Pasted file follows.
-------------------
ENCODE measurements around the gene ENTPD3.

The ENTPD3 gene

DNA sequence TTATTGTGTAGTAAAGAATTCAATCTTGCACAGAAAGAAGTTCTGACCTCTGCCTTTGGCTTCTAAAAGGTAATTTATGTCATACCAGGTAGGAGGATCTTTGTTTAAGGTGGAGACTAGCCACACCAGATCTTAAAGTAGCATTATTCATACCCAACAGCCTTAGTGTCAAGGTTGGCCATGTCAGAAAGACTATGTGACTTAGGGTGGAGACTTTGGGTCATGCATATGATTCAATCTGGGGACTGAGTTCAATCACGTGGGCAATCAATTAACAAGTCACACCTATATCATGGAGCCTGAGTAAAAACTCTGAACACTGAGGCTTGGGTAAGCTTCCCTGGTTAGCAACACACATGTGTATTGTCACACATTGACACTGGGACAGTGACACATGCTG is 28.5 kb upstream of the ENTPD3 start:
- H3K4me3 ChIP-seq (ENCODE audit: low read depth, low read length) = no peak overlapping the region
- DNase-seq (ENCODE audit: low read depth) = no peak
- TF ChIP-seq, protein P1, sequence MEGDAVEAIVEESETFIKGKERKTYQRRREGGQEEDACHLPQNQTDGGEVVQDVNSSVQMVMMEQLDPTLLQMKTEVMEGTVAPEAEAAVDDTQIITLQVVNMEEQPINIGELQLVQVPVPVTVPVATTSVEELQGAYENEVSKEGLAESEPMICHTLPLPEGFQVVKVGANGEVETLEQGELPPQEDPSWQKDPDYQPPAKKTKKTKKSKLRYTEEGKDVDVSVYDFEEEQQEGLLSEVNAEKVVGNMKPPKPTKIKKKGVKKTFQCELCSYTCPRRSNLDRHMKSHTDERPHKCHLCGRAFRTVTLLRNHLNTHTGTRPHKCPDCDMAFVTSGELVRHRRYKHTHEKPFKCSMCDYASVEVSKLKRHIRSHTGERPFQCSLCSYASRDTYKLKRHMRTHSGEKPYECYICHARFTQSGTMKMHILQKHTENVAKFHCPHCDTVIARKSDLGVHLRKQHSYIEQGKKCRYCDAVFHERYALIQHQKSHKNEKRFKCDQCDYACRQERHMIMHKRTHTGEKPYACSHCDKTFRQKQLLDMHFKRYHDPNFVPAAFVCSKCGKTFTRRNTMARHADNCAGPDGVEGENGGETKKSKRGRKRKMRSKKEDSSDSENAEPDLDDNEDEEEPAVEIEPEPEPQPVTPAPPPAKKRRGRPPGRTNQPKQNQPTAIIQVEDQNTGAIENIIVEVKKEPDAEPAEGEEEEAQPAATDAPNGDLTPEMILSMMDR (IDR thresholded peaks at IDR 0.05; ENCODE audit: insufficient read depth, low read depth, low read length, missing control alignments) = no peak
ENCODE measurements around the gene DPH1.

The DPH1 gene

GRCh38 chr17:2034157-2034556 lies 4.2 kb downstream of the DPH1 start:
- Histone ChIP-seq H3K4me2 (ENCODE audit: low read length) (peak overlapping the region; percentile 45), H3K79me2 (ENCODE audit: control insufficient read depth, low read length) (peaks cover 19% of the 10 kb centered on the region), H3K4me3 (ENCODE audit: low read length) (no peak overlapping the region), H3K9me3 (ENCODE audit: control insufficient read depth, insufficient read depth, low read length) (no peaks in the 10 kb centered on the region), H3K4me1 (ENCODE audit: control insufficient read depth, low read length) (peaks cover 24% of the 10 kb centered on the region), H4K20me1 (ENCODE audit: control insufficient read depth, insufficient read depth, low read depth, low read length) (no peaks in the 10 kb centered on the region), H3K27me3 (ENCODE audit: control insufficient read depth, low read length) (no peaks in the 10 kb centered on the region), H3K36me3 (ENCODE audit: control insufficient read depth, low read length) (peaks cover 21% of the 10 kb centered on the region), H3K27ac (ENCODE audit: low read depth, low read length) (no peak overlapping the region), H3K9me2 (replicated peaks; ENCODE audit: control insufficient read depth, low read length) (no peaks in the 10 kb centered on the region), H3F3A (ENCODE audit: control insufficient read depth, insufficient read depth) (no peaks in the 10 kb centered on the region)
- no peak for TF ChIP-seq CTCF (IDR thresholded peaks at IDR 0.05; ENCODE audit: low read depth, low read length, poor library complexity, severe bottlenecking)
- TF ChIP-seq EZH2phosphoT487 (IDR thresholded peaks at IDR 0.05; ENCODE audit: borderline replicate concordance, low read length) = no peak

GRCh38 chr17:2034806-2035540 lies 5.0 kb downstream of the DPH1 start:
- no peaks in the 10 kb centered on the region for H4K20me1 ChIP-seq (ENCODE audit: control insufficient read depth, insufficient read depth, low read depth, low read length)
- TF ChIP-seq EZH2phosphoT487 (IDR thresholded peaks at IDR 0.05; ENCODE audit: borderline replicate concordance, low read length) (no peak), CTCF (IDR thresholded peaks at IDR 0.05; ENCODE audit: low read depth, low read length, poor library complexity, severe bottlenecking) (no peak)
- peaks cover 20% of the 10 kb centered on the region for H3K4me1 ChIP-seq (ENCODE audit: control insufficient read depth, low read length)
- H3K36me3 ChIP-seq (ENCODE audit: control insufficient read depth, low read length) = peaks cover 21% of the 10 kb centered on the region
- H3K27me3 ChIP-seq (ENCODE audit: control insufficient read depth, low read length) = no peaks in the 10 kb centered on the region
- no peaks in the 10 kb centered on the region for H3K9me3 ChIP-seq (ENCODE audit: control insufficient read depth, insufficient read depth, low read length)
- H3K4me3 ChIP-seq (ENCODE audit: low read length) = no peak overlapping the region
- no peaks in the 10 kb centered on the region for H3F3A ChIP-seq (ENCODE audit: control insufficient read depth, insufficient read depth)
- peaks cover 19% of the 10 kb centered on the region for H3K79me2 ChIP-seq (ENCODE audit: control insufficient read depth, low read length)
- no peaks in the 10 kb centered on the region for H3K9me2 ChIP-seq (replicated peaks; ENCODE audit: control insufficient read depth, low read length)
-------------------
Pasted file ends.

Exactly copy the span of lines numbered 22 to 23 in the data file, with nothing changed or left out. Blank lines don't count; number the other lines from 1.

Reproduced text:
- peaks cover 19% of the 10 kb centered on the region for H3K79me2 ChIP-seq (ENCODE audit: control insufficient read depth, low read length)
- no peaks in the 10 kb centered on the region for H3K9me2 ChIP-seq (replicated peaks; ENCODE audit: control insufficient read depth, low read length)